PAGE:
In the past, I have commented on the housing debate during the presidential election cycle. I deliberated on writing about it this year because of the uncommon circumstances the economy and housing market has been enduring since the beginning of pandemic-economics. Looking back, housing and elections is about the economic response to the policy implementation during a president’s tenure.
During the 2012 election cycle, David Cross, writing for the Movoto.com blog, analyzed housing data from the California Association of Realtors and concluded that the housing market did not fare well during the election year of a president (David Cross; Election Years Are Bad for Home Prices; movoto.com; May 12, 2012). There is typically election uncertainty and stress that affect the decisions of home buyers and sellers. The analysis looked at home sale prices the three years prior to the 2012 election and concluded that home sale prices did indeed recede significantly (average of 5 percent appreciation the three years prior to 2012 election, while only 1.5 percent appreciation during 2012).
Unfortunately, Cross’ assessment was flawed for many reasons. First the time period that the analysis occurred was during a time when home prices fluctuated because housing was still emerging from the Great Recession. Second, the data is limited to California. Third, the data was limited to a three-year period. Fourth and most important, economic cycles were atypical during that time period because of the continued recovery from the Great Recession.
Even the NAR was said to have commented on this analysis, stating that the housing market responds to many factors. Economic factors typically include employment, interest rates, and consumer confidence. Rather than the elections having an impact on the housing market, it’s more likely that economic and social policy effects real estate at any given time.
Additionally, other factors that we have seen play out over the last decade is the shift in lifestyle. Notwithstanding this year’s pandemic, people are increasingly working from home. Prior to the pandemic, there was an abundant of research pointing to telecommuting’s effect on the commercial real estate market. The analysis of increased office space vacancies points to telecommuting. As more employees are working from their home office spaces, companies are reducing their office footprint.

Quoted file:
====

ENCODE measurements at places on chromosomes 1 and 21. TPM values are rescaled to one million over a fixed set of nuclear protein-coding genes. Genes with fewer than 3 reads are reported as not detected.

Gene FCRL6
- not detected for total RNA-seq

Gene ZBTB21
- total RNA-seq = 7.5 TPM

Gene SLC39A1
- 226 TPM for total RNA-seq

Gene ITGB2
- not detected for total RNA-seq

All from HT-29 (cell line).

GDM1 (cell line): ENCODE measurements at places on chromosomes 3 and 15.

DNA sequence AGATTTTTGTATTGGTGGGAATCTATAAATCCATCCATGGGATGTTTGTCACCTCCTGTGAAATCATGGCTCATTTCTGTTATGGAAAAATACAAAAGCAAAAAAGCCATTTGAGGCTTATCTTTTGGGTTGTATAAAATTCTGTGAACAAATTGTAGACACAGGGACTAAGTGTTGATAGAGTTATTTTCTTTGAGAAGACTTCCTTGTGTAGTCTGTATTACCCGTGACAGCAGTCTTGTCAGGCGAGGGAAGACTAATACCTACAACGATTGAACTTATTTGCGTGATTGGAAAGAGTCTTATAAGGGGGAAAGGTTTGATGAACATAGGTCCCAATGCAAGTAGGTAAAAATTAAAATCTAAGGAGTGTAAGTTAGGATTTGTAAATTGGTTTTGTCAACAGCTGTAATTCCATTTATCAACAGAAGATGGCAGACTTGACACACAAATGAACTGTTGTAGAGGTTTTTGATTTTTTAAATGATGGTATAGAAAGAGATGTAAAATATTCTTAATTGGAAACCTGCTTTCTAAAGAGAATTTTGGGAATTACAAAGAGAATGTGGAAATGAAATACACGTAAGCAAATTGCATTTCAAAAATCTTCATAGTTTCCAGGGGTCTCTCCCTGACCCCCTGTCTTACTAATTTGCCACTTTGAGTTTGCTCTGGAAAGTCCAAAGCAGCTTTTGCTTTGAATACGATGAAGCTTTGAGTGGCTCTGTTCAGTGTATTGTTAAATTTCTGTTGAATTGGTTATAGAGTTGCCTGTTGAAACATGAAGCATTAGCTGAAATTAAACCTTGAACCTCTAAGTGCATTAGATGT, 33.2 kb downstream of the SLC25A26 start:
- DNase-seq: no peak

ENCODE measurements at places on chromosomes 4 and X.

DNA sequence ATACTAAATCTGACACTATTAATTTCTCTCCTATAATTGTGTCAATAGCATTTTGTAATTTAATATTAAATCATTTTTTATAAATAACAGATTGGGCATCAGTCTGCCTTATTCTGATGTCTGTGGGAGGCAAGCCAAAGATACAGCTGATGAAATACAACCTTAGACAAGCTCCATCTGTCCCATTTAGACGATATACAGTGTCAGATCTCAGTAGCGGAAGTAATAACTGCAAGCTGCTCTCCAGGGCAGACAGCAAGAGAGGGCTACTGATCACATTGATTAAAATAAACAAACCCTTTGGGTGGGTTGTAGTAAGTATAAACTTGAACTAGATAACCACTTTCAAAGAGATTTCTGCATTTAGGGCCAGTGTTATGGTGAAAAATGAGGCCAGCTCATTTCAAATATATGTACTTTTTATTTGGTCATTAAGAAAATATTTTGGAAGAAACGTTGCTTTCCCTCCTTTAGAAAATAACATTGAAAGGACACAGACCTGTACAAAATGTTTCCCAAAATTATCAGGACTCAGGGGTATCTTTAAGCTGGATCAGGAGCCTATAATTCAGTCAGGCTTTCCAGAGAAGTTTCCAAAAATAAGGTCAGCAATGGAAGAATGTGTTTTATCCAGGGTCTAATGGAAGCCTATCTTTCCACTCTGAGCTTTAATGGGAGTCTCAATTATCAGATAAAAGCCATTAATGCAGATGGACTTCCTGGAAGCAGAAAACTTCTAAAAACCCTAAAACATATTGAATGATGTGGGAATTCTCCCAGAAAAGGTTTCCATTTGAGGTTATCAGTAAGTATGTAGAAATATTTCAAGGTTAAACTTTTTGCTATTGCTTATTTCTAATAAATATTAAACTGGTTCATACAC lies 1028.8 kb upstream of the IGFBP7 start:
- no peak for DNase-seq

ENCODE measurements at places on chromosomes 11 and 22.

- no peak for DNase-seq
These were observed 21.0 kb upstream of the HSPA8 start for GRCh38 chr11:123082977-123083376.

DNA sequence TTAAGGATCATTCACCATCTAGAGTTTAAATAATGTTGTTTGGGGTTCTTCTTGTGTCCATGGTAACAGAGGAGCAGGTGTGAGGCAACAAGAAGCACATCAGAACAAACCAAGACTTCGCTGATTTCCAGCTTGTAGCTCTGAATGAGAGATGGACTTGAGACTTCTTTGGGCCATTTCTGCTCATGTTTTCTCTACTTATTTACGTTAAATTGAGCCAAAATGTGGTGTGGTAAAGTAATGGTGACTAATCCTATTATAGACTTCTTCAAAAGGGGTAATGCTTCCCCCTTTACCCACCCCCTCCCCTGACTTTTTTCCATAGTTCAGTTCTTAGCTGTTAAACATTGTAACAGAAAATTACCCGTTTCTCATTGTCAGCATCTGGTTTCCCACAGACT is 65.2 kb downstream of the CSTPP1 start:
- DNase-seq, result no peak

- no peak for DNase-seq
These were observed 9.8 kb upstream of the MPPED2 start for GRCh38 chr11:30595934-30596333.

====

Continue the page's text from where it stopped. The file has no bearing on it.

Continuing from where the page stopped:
A major factor that has impacted home re-sale inventory is “aging in place.” After the Great Recession, many Boomers have decided to stay in their homes. The post-recession attitude about housing changed. Many seniors decided not to downsize, but rathe stay in their family homes much longer. Additionally, multi-generational households increased and remain popular.
Also during the 2012 presidential election cycle, the Mortgage Interest Deduction was scrutinized. It wasn’t only on a national level, but the debate also occurred at the state level. The MID debate continues to today. Some argue that the MID artificially inflates home prices, because the MID is somewhat of a home owner subsidy. Others argue that the MID is necessary to make housing affordable.
Housing and elections during 2016 was front and center. At least for its fifteen minutes of fame. The Housing Party threw its hat in the ring to “Make Housing Great Again” (As President, I’ll Make American Housing Great Again—Really; realtor.com; October 21, 2015). The Housing Party’s platform had a focus on middle-class America and affordable housing by working toward getting a home for every family.
How will the housing market react to this year’s election? As the idiom states, “the proof is in the pudding.” Which means that we’ll only see the effect after policy implementation and economic response.
By Dan Krell
Copyright © 2020
Original located at https://dankrell.com/blog/2020/11/06/housing-and-elections/
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